An unlikely partnership brings coffee to the Village

// photography by Paul Mehaffey

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{ The Village Grind brings coffee culture and vibrant energy to the eclectic arts community of the Village of West Greenville. }

HotTopicMAR15article1What a difference a day makes—or in this case, the time it takes to brew a pot of coffee. Jim Bolt spent his entire career working as the one person most want to avoid: a dentist. Now, droves happily rush to his work each week at The Village Grind. “It’s amazing,” the retired dentist shares, just two weeks after opening the coffeehouse on Pendleton Street. “This allows me a lot more freedom. In dentistry, you’re confined to the office pretty much all day. You’re on a strict time regimen and try to stay on schedule with appointments. Now I enjoy meeting people, watching them relax, and learning the coffee business.”

The dream to open a java hot spot has been percolating between Jim and his wife Candace for years. “I’m of the Friends generation,” explains the high-energy mom and teacher. “I just loved the idea of friends having a place to hang out that wasn’t necessarily a meat-market bar. I always wanted to be a barista, but who has time? It’s one of those things you always want to do, but it’s not gonna happen.”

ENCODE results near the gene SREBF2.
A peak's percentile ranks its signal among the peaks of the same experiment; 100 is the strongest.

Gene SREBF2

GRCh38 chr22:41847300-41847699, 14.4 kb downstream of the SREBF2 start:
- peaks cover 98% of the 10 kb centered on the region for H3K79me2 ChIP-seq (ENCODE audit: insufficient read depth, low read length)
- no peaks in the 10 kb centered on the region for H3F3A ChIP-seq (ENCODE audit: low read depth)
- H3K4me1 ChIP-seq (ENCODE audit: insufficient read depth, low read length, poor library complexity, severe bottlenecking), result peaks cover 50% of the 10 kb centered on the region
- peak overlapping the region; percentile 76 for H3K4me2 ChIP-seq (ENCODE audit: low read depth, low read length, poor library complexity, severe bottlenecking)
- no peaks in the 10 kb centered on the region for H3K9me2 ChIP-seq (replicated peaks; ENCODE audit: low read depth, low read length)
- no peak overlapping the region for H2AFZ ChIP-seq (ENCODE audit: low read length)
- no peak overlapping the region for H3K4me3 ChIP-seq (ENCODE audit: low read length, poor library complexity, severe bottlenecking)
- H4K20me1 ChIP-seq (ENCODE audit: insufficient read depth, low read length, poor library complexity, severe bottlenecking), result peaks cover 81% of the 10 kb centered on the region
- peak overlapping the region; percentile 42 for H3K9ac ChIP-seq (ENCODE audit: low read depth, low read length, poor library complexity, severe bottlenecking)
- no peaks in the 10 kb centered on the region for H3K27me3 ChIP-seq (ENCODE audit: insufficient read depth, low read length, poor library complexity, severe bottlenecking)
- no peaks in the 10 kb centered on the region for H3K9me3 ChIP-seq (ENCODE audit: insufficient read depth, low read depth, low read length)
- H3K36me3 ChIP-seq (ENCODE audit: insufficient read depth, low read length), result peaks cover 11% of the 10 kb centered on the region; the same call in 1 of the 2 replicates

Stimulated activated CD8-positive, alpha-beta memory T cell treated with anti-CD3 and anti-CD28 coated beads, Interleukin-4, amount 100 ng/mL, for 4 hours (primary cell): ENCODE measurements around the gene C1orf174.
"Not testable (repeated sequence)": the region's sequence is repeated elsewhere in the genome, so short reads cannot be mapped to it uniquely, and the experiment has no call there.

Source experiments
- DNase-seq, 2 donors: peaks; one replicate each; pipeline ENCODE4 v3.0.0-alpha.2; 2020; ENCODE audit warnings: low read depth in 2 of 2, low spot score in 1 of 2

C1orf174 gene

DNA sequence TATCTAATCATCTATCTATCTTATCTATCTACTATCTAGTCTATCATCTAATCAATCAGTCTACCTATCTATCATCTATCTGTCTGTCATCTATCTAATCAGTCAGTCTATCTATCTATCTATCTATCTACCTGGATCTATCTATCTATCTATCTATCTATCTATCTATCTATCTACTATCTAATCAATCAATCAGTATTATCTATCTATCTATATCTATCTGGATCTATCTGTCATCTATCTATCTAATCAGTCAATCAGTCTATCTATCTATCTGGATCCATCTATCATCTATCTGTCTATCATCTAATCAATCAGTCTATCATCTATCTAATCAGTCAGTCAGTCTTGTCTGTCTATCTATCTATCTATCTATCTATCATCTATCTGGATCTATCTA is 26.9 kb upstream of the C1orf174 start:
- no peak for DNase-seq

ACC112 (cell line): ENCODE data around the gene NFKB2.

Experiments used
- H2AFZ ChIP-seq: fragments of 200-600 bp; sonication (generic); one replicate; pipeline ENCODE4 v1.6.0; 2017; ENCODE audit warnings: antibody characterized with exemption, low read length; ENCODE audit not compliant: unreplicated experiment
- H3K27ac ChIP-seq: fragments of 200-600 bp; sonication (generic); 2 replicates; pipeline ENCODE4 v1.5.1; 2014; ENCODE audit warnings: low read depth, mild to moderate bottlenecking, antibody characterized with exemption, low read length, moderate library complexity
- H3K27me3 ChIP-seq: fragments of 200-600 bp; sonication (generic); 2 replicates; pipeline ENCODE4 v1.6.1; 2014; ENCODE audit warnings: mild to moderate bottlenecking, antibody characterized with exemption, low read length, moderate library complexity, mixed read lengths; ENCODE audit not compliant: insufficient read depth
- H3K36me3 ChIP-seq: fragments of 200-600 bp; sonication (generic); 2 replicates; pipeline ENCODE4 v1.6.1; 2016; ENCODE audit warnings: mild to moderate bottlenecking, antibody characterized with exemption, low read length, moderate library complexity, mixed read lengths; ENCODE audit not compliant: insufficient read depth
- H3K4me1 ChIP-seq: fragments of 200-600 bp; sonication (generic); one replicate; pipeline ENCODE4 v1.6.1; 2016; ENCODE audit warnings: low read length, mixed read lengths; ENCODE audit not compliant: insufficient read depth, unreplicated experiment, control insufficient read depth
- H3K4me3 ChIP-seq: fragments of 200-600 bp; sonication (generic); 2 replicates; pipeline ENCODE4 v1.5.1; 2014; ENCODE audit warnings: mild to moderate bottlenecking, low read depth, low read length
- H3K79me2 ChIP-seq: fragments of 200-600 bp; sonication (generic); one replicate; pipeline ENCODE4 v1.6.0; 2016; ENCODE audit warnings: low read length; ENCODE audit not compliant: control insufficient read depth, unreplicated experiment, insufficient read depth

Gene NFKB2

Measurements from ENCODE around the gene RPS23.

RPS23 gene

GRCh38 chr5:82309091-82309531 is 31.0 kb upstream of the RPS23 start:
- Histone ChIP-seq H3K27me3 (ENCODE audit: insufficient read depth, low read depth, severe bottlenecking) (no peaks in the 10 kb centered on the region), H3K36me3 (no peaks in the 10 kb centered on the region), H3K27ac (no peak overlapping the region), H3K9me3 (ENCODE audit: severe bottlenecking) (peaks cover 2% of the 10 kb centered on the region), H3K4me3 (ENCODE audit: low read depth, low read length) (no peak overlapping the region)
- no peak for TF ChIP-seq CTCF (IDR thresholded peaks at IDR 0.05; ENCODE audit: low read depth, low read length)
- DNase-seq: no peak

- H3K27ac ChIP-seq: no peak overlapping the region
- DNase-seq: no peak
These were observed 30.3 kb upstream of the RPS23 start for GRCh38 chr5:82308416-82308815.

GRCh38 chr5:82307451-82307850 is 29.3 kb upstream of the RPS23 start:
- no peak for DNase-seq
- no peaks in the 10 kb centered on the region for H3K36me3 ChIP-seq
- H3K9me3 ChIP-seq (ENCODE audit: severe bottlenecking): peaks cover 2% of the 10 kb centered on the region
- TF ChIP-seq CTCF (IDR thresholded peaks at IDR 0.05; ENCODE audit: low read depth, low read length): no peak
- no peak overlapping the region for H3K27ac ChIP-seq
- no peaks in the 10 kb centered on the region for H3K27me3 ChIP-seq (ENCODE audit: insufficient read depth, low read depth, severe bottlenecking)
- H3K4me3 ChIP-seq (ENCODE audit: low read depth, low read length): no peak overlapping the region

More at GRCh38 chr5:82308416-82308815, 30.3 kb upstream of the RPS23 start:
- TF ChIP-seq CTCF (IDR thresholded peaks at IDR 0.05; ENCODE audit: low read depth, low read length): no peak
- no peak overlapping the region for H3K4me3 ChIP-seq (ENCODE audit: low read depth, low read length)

HotTopicMAR15article2With Candace instructing full-time at Stone Academy and Jim teaching dentistry a few days a week at Georgia Regents University, The Village Grind would have ground to a halt if not for fate.

Chance conversations between Jim, his college roommate Carl Chambers, and his financial advisor lead to the perfect space in the rising Village of West Greenville—as well as a 22-year-old barista with a business plan. “I really wanted to focus on building the community and using local products,” says the genius behind the joe, co-owner Lindsey George. “We use local roasters, milk, syrups, tea, everything.” With years of experience operating a La Marzocco machine, George is the foam to the larger investors’ latte. She pairs flavors to create weekly specials, using beans Due South Roasters procures in Colombia, Ethiopia, Brazil, and beyond. With a smile, she reveals, “I was surprised at how many people order straight-up double-shot espresso, which tells me Greenville is serious about its coffee.”


The shop features local producers for its syrups, milk, and rotating pastries selection.

HotTopicMAR15article3The aroma the steaming concoctions give off is as enticing as the Grind’s ambiance. It’s a unique blend: part vintage, part industrial, part Pinterest. Since opening in January, it’s exceeded the Bolts’ expectations. “We love The Village, the vibe,” says Jim. “It’s become a destination. It’s exciting to be a part of that.” Candace sees power in the diversity of the area. “We want to be part of positive change here. We both have adventurous spirits. If we fail, at least we had a great adventure. Life’s about taking risks, and if you’re not taking risks, you’re not living.”

Judging by the line at the counter, the risk is worth the reward.

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